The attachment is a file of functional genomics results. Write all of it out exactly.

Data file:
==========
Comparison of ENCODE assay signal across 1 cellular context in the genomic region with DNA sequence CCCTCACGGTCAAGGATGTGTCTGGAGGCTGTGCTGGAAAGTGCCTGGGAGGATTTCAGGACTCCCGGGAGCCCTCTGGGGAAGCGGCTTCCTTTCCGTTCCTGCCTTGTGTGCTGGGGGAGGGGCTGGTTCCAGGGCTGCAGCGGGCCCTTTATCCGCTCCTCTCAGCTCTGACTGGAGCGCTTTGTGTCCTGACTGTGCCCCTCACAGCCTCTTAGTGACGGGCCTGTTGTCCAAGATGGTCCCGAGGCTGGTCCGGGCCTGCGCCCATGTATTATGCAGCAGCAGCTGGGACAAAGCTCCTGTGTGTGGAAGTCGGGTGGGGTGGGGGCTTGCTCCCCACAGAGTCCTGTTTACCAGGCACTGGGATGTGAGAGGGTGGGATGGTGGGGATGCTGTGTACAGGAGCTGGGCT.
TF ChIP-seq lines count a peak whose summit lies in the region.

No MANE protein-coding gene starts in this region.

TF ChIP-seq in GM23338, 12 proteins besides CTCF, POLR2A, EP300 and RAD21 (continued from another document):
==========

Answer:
Comparison of ENCODE assay signal across 1 cellular context in the genomic region with DNA sequence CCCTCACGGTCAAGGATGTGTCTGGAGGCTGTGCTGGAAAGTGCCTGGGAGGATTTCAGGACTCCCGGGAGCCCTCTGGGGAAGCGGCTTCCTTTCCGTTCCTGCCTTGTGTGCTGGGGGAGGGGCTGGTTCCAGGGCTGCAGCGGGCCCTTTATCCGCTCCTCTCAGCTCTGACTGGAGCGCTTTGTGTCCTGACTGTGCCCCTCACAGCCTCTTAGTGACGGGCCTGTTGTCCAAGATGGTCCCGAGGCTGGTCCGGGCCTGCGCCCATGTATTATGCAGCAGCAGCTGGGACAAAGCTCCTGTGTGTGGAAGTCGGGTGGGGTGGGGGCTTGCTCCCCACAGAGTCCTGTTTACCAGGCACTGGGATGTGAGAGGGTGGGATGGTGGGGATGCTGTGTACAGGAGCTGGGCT.
TF ChIP-seq lines count a peak whose summit lies in the region.

No MANE protein-coding gene starts in this region.

TF ChIP-seq in GM23338, 12 proteins besides CTCF, POLR2A, EP300 and RAD21 (continued from another document):